Personal biases and archives

May 29, 2014

What do we choose to archive and how do our own individual biases affect how we interact with our materials?


One of my favorite stories about how we each approach collections with our own biases was from a speaker I heard several years ago at the Society of American Archivists conference.  He talked about being in Europe doing research in an institution and he and another gentleman were the only ones in the reading room.  As this poor man snuffled through all the dusty old paper, the other man was going through materials one by one.  He would pick up an envelope and take a long sniff  - sometimes he would simply move the envelope aside and move on to the next item.  Sometimes, after the long sniff, he would open the envelope and make some notes from the contents..  Finally the first researcher asked what the gentleman was doing.    He explained that he was researching areas that had been affected by the plague.  In these areas, envelopes were sprinkled with vinegar in hopes to eliminate the plague so he was smelling each envelope to see which ones smelled of vinegar.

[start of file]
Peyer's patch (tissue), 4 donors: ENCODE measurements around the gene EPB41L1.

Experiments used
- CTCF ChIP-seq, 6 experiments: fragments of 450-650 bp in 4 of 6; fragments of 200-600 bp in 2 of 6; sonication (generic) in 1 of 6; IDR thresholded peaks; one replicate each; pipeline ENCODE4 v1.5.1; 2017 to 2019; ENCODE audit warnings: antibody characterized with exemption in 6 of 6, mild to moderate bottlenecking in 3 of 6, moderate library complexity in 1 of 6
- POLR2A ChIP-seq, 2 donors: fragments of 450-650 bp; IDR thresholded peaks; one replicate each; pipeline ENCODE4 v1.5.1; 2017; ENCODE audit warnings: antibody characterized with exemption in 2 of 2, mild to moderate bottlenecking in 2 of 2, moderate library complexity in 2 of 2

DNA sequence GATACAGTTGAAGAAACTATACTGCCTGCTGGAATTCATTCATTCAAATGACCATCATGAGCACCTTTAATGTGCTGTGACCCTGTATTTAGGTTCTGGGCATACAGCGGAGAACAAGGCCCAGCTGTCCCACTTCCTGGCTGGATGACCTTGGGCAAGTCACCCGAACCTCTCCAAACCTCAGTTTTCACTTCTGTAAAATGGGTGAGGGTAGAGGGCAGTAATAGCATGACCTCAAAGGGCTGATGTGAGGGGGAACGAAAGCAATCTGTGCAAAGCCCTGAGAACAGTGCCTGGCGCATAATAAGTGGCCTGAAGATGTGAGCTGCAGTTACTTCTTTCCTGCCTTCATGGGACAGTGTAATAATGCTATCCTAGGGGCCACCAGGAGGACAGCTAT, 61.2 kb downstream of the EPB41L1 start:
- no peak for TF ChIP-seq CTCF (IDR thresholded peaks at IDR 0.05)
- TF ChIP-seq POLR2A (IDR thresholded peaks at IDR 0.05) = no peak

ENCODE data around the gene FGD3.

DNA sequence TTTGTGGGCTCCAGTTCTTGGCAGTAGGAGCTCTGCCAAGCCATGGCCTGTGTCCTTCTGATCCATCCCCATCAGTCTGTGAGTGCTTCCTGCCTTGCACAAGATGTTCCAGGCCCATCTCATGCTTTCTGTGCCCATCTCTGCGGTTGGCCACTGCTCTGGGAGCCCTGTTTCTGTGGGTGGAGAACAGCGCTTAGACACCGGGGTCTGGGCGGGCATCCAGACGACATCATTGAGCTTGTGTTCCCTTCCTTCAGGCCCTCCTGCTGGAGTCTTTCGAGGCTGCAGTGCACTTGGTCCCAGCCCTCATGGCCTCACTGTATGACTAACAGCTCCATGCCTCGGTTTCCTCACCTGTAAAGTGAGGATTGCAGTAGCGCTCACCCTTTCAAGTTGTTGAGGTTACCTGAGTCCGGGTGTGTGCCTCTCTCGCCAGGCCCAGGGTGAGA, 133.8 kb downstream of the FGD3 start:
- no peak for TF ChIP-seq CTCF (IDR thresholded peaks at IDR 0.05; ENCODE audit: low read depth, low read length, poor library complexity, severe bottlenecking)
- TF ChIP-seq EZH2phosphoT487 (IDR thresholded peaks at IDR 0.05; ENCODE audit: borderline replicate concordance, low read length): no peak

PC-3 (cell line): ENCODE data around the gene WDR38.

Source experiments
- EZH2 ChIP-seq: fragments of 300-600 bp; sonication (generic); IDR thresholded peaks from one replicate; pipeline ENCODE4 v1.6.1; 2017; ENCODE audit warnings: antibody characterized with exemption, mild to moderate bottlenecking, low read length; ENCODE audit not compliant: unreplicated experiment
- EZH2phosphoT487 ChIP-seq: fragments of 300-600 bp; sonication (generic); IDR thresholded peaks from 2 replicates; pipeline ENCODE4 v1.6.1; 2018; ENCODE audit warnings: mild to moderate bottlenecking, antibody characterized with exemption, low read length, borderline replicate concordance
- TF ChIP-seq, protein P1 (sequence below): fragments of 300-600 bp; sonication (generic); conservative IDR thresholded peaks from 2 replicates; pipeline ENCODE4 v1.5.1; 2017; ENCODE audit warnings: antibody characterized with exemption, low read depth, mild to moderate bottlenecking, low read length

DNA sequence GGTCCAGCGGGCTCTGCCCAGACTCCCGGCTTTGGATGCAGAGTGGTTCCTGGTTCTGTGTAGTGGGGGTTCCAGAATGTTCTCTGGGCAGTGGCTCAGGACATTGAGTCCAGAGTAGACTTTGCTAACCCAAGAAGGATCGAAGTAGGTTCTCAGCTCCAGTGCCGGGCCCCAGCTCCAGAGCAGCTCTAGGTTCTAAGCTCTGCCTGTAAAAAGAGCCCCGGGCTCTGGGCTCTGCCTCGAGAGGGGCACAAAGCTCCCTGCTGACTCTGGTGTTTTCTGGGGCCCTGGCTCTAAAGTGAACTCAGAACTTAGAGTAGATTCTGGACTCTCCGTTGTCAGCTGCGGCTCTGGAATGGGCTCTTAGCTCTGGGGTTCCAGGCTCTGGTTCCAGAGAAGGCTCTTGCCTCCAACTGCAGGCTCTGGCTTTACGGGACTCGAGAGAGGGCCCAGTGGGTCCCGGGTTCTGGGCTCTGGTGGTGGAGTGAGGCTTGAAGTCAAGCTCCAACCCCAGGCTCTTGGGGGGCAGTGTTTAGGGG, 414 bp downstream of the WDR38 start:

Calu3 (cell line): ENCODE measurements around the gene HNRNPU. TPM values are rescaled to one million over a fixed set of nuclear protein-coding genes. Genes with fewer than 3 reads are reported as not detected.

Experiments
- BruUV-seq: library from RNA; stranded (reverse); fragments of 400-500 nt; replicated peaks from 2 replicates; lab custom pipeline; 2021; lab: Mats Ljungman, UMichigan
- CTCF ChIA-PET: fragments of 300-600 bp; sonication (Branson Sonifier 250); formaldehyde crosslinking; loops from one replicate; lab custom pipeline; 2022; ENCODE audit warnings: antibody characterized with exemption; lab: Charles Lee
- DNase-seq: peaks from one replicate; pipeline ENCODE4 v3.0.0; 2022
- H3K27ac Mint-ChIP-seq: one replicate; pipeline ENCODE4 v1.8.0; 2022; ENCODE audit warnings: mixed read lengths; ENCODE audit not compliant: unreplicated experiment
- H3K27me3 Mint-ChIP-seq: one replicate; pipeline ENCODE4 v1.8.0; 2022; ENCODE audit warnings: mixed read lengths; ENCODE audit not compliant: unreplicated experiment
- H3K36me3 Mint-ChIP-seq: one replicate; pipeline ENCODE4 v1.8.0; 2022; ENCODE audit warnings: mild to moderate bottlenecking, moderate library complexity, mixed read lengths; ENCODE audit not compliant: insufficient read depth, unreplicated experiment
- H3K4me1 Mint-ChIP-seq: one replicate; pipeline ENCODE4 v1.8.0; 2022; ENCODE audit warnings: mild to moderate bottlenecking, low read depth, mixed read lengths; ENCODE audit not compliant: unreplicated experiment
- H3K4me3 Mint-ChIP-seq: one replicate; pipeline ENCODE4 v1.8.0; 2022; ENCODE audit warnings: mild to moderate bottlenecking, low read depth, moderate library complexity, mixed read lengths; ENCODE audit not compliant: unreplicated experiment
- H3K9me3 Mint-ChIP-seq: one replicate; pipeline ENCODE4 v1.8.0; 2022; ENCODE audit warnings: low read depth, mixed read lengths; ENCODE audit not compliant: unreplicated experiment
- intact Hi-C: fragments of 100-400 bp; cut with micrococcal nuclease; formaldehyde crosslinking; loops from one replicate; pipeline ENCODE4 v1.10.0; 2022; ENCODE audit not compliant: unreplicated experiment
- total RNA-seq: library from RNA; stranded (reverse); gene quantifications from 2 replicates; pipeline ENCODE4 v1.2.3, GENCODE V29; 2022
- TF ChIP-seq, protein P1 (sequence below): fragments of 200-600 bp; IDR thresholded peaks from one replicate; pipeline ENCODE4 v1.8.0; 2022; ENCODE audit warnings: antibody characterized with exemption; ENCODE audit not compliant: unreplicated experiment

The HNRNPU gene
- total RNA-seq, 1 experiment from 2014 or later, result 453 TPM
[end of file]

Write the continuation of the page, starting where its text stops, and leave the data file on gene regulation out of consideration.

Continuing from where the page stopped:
Who would have thought the smell of the artifact was important?  In this increasingly digital world, how do we capture the information that is important for our patrons?  How do we consider portraying phsyical aspects of an item in the digital world?

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